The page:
Not all testing methods fit every type of perovskite solar cell research. While some do share commonalities, such as needing electrical connections between the sample, the sensor, and the measurement device, others require a more creative and flexible approach. Mason, Dr. Onno, and Professor Holman saw the obstacle and overcame it in a novel way.

This approach they dubbed the SunsERE.

Just like IV and SunsVoc, SunsERE allows for the creation of a device operational curve (called an implied JV curve). The implied JV curve reflects the full potential of a solar cell (a JV curve with perfect contacts). The implied JV curve can reveal the quality of the light-absorbing material of the solar cell and provide a check on device quality before the device is fully completed because it is measured optically.

SunsERE requires precise control over not only the wavelength of the incident light but also the exposure time on scales of tens of milliseconds.

The issue arising from this new way of analyzing research cells became obvious to the Holman group when it came to needing to switch on the scale of milliseconds without losing their precise control over the wavelength. A standard lamp or traditional solar simulator could only do one or the other, even when equipped with a physical filter addon, but not both.

How Do You Test A Device That Requires Different Inputs For Different Parts Of The Same Device?

Perovskites are a relative newcomer to the solar photovoltaic world, and there has been significant interest in determining the viability of combining the material in a multijunction system with traditional silicon solar cells. These ideas have impressive results, as the current efficiency record for these tandem cells is over 33%

With any trailblazing construction of a solar test cell comes some growing pains.

These pains arise when attempting to determine the most likely path of failure or trying to create larger and potentially commercially viable devices. Mason found that the original testing setup that had worked for single junction silicon cells could not provide useful data on new perovskite silicon tandem devices.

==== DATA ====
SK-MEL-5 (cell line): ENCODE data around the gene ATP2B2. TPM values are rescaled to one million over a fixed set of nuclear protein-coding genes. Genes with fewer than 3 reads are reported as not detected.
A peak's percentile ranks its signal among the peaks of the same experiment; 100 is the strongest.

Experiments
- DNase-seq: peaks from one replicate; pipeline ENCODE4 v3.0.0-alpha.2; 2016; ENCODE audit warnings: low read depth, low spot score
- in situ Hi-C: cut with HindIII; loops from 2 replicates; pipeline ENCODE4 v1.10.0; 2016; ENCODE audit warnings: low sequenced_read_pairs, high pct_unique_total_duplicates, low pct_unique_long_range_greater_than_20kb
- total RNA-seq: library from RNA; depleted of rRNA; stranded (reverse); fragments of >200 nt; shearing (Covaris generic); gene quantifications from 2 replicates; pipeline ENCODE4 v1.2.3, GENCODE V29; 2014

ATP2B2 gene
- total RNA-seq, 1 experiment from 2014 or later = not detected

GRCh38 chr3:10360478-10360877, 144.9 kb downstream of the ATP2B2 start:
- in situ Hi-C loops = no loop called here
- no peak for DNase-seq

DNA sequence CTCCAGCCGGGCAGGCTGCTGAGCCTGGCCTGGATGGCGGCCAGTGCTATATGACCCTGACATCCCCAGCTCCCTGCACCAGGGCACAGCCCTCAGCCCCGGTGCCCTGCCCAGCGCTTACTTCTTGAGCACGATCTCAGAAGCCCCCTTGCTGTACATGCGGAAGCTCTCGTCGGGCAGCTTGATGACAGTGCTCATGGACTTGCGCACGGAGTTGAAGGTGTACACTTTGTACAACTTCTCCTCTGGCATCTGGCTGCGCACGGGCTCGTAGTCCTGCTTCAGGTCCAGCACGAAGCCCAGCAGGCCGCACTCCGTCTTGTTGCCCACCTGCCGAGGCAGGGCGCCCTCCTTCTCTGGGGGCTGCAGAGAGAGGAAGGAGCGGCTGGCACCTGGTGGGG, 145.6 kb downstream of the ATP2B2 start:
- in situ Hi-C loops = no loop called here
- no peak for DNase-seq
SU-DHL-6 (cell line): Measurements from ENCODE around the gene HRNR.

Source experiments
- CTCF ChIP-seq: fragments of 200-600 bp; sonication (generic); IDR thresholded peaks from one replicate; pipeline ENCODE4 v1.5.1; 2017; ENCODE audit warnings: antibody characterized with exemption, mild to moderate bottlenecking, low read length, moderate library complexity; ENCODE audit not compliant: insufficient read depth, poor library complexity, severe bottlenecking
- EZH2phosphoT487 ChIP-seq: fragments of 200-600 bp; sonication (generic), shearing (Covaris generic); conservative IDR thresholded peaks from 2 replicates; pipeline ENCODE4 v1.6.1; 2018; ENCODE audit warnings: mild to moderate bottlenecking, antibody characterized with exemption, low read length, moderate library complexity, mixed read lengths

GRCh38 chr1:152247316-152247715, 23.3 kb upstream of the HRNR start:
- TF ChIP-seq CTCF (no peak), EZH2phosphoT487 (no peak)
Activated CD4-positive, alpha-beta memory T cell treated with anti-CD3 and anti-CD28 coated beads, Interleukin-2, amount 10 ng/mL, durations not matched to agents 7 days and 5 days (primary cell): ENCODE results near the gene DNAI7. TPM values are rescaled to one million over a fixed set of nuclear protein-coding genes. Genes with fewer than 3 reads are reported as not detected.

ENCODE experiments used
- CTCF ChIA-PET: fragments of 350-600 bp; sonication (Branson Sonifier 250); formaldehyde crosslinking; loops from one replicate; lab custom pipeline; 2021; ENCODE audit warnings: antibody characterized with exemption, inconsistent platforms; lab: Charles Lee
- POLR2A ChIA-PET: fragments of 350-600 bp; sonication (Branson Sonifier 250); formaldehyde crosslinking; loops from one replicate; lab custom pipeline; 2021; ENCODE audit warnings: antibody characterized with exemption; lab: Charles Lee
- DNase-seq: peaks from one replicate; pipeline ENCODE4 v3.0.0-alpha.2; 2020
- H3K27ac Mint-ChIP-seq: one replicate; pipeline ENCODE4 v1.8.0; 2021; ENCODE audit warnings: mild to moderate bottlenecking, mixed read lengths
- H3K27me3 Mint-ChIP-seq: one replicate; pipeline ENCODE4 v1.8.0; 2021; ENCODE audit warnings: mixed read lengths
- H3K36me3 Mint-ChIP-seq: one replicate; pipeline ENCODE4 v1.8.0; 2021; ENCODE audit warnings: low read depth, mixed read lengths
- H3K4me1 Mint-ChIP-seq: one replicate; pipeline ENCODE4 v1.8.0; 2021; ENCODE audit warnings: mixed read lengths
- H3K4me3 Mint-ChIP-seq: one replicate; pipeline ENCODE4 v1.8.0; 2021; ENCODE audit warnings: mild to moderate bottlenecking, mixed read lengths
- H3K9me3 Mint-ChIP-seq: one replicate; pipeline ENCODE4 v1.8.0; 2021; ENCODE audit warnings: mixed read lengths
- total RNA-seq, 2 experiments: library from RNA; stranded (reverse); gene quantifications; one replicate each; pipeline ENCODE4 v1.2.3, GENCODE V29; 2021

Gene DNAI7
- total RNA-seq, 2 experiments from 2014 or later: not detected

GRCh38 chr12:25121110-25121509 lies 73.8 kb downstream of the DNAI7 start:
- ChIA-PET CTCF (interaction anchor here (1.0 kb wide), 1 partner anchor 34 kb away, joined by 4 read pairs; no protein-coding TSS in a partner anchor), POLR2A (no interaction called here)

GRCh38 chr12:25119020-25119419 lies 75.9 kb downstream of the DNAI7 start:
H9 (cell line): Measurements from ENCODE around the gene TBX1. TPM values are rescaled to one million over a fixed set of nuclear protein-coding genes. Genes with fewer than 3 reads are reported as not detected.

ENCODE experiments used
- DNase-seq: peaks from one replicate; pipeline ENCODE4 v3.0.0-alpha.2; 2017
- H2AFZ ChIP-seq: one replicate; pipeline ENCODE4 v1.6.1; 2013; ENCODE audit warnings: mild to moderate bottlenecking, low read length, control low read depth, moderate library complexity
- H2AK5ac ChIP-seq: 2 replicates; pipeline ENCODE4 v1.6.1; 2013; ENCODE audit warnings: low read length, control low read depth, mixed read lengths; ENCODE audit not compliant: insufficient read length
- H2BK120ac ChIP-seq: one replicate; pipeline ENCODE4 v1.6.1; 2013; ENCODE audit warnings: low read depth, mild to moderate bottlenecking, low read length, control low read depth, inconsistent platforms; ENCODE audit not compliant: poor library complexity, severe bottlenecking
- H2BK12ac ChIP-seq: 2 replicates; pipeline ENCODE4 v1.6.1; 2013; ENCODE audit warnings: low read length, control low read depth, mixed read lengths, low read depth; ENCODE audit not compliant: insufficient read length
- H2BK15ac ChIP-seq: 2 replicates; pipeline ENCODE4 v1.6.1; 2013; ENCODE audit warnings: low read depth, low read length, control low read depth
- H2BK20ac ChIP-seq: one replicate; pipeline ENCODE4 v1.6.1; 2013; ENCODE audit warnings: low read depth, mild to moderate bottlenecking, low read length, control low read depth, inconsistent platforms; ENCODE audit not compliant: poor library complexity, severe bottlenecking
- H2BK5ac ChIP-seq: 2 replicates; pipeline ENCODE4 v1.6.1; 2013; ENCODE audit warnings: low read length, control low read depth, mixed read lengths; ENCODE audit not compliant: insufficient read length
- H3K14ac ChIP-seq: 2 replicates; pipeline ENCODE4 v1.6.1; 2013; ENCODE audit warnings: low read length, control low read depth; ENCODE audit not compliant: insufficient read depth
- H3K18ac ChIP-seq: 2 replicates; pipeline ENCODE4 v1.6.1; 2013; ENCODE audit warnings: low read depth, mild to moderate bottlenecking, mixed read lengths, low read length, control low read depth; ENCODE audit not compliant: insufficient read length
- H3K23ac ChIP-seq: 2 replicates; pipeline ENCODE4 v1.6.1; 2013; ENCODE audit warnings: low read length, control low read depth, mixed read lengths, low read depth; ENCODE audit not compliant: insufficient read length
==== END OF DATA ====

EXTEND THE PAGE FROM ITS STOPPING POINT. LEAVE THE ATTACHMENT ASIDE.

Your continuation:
This issue was because tandem cells’ behaviour is wavelength dependent. Meaning, what can promote desired behaviour in one junction might be ignored entirely by the other junctions or even be detrimental. These detrimental setbacks can be bulk material degradation, surface defects between layers, or the spectrum that reaches the layers not matching the material’s bandgap, as some examples.

Equipped with all this knowledge and his experience, a new challenge for Mason and the Holman lab arose: how do you test a device that requires different inputs for different parts of the same device? 

This left Mason looking for a solution, as he was constrained by his existing broadband white LED light source.

A cutaway schematic of a perovskite silicon tandem cell and how it absorbers different frequencies of light in different subjunctions
A cutaway schematic of a perovskite silicon tandem cell and how it absorbers different frequencies of light in different subjunctions

ASU and G2V: Engineering A Solution For Perovskite Solar Cells Testing

Spectral Tunability: A Critical Criteria Which Allows For Multijunction Solar Cell Testing

Shifting to testing tandem solar cells from a previous focus on pure silicon solar cell devices necessitated some changes to how the Holman and Rolston labs performed their tests. This manifested in needing to collect data from two different PV materials that operate most effectively in different bands of light. A single broadband light source, whether a xenon-arc,  metal halide, or white LED lamp, was no longer sufficient or capable of providing useful light.

With the purchase of a Pico Class AAA solar simulator from G2V, Mason can now shift the wavelengths of light (using software), on his samples to specifically target the preferred wavelengths of each layer of his devices.

The tunability our LED solar simulator provides became key to carrying out their exploratory journey into tandem devices from pure silicon without the need for any physical spectral filters like what would be required with a more traditional broadband point source.

Python Programming for Rapid Perovskite Tandem Solar Cell Testing and Compatibility

Compounding the usefulness of the spectral tunability for Mason, the Holman, and Rolston labs is the ability to build unique programs for timing, intensity and spectrum with the integrated Python API for custom scripting capability.

“By far the advantages of [the Pico] is the ability to measure tandems accurately out to the spectral range available, the ability to tune the illumination, and code [in specific requirements for any researcher’s needs]. …There are definitely ways that I want to push the boundaries of this product to accommodate every little need that I have. It has simplified my research in many ways, [and] given me some ease in giving me great, reliable solar cell measurements.” -Mason Mahaffey – Ph.D. student at ASU

The ability to precisely control the exposure time of samples to specific wavelengths allows Mason to produce results in a significantly shorter time period than if he was having to deal with manually changing filters and operating shutters.